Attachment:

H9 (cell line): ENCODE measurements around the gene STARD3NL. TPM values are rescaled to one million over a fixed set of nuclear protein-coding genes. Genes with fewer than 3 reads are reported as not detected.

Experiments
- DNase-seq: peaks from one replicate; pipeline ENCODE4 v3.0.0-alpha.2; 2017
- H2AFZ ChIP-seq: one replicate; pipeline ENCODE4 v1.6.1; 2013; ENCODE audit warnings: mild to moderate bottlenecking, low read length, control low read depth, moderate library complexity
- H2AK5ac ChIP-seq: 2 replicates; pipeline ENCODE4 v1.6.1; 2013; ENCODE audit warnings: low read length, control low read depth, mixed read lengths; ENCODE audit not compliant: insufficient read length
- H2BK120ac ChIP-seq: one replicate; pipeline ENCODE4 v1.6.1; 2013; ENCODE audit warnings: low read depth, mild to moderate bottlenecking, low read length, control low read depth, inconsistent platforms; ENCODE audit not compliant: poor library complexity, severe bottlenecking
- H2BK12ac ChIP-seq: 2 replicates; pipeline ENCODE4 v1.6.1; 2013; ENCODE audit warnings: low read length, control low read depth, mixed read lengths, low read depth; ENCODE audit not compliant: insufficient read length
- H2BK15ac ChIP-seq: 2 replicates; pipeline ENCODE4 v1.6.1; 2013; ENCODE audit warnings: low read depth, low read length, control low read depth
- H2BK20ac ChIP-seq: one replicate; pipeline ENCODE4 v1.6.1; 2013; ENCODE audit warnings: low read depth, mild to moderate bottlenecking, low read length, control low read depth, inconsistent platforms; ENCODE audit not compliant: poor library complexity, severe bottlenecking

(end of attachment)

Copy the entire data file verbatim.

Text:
H9 (cell line): ENCODE measurements around the gene STARD3NL. TPM values are rescaled to one million over a fixed set of nuclear protein-coding genes. Genes with fewer than 3 reads are reported as not detected.

Experiments
- DNase-seq: peaks from one replicate; pipeline ENCODE4 v3.0.0-alpha.2; 2017
- H2AFZ ChIP-seq: one replicate; pipeline ENCODE4 v1.6.1; 2013; ENCODE audit warnings: mild to moderate bottlenecking, low read length, control low read depth, moderate library complexity
- H2AK5ac ChIP-seq: 2 replicates; pipeline ENCODE4 v1.6.1; 2013; ENCODE audit warnings: low read length, control low read depth, mixed read lengths; ENCODE audit not compliant: insufficient read length
- H2BK120ac ChIP-seq: one replicate; pipeline ENCODE4 v1.6.1; 2013; ENCODE audit warnings: low read depth, mild to moderate bottlenecking, low read length, control low read depth, inconsistent platforms; ENCODE audit not compliant: poor library complexity, severe bottlenecking
- H2BK12ac ChIP-seq: 2 replicates; pipeline ENCODE4 v1.6.1; 2013; ENCODE audit warnings: low read length, control low read depth, mixed read lengths, low read depth; ENCODE audit not compliant: insufficient read length
- H2BK15ac ChIP-seq: 2 replicates; pipeline ENCODE4 v1.6.1; 2013; ENCODE audit warnings: low read depth, low read length, control low read depth
- H2BK20ac ChIP-seq: one replicate; pipeline ENCODE4 v1.6.1; 2013; ENCODE audit warnings: low read depth, mild to moderate bottlenecking, low read length, control low read depth, inconsistent platforms; ENCODE audit not compliant: poor library complexity, severe bottlenecking